There may a storm brewing for shady companies intent on jumping on the blockchain bandwagon. Startups with no working product seeking to raise millions, or traditional companies rebranding themselves as blockchain connoisseurs are liable to attract the ire of the U.S. Securities and Exchange Commission. In a speech delivered in Washington on Monday, SEC chairman Jay Clayton made it evident that “blockchain squatting” will no longer be tolerated.
The last six months have witnessed a spate of traditional companies adopting the blockchain moniker in a bid to make themselves relevant and to shore up sagging share prices. Sometimes, as in the case of Kodak, those companies have halfheartedly committed to an ICO. And at other times, as in the case of the Long Blockchain Corporation (formerly the Long Island Iced Tea Corp), there’s not even been the slightest attempt to actually do anything with blockchain technology.
In a speech delivered on Monday, SEC chairman Jay Clayton made no bones about the absolute state of the crypto space, opening his remarks by saying:
Market professionals, especially gatekeepers, need to act responsibly and hold themselves to high standards. To be blunt, from what I have seen recently, particularly in the initial coin offering (“ICO”) space, they can do better. Most disturbing to me, there are ICOs where the lawyers involved appear to be, on the one hand, assisting promoters in structuring offerings of products that have many of the key features of a securities offering, but call it an “ICO,” which sounds pretty close to an “IPO.”
Avid ICO investors, who’ve been obliged to scrutinize what passes for white papers these days, will be only too aware of the sort of legal chicanery many of these companies are prone to engaging in. Some ICOs publish their responses to the Howey Test (a means for determining whether certain transactions qualify as “investment contracts”), as if filling in a two-minute questionnaire will substitute for expert legal advice.
That sort of approach doesn’t fool Jay Clayton and his enforcers at the SEC. He continued: “Those [lesser] lawyers claim the products are not securities, and the promoters proceed without compliance with the securities laws, which deprives investors of the substantive and procedural investor protection requirements of our securities laws. Second are ICOs where the lawyers appear to have taken a step back from the key issues – including whether the “coin” is a security and whether the offering qualifies for an exemption from registration – even in circumstances where registration would likely be warranted.”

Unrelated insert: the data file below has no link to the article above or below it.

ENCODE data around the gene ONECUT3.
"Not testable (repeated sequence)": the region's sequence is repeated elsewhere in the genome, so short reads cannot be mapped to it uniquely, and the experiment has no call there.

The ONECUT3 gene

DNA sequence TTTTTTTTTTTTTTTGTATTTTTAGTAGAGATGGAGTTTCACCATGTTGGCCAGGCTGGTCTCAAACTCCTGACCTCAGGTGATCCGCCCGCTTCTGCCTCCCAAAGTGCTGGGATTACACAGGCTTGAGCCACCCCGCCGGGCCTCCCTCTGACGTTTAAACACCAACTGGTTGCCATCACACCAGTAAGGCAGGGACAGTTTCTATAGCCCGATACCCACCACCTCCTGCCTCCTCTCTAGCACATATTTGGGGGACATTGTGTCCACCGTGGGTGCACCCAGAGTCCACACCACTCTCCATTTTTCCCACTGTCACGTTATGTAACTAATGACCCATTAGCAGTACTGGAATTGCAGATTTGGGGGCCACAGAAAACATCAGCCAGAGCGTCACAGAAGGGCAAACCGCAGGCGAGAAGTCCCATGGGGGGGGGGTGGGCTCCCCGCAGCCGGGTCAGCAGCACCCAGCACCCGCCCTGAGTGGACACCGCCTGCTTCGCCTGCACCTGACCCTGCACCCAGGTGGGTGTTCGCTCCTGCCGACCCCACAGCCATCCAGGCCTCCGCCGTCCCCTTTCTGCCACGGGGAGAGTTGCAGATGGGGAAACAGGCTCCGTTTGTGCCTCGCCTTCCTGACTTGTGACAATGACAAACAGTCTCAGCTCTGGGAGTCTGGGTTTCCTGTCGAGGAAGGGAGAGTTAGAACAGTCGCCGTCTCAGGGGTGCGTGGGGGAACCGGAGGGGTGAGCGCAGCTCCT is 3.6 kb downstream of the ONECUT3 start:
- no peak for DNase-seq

These lawyers appear to provide the “it depends” equivocal advice, rather than counseling their clients that the product they are promoting likely is a security. Their clients then proceed with the ICO without complying with the securities laws because those clients are willing to take the risk.
It’s a risky business and one that’s destined to end badly for all parties; startups, their lawyers, and investors. The SEC lacks the resources to come after every operation that is flouting securities law, preferring to focus its firepower on the low-hanging fruit: blockchain firms with no product and bold claims about future profits that are designed to artificially inflate their stock price.
“Blockchain for X” companies launching ICOs need to be especially cautious. Jay Clayton believes that many of them have been getting lousy legal advice, and his remarks this week have been interpreted as a stern but well-meaning reminder to get their affairs in order. The next time they hear from the SEC, it may be in less equanimous circumstances.
Clayton warned: “I recognize that in some ICOs there is no market professional involved. The SEC is undertaking significant efforts to educate the public that unregistered securities investments offered by unregistered promoters, with no securities lawyers or accountants on the scene, are, in a word, dangerous.”
Before moving onto other matters, the SEC chairman finished by saying: “I doubt anyone in this audience thinks it would be acceptable for a public company with no meaningful track record in pursuing the commercialization of distributed ledger or blockchain technology to (1) start to dabble in blockchain activities, (2) change its name to something like “Blockchain-R-Us,” and (3) immediately offer securities, without providing adequate disclosure to Main Street investors about those changes and the risks involved. The SEC is looking closely at the disclosures of public companies that shift their business models to capitalize on the perceived promise of distributed ledger technology.”
Despite his no-nonsense message, Jay Clayton is perceived as being broadly amenable to ICOs. He’s not trying to shut down the entire fundraising model; simply those fly-by-night operations that are solely concerned with making a fast buck. For cash-strapped startups scrimping on expenses until the ether pours in, circumventing sound legal advice is no longer an option. The ever-watchful SEC is monitoring the situation closely, and will have no qualms about taking action against the most egregious offenders.
Images courtesy of Shutterstock, and SEC.gov.
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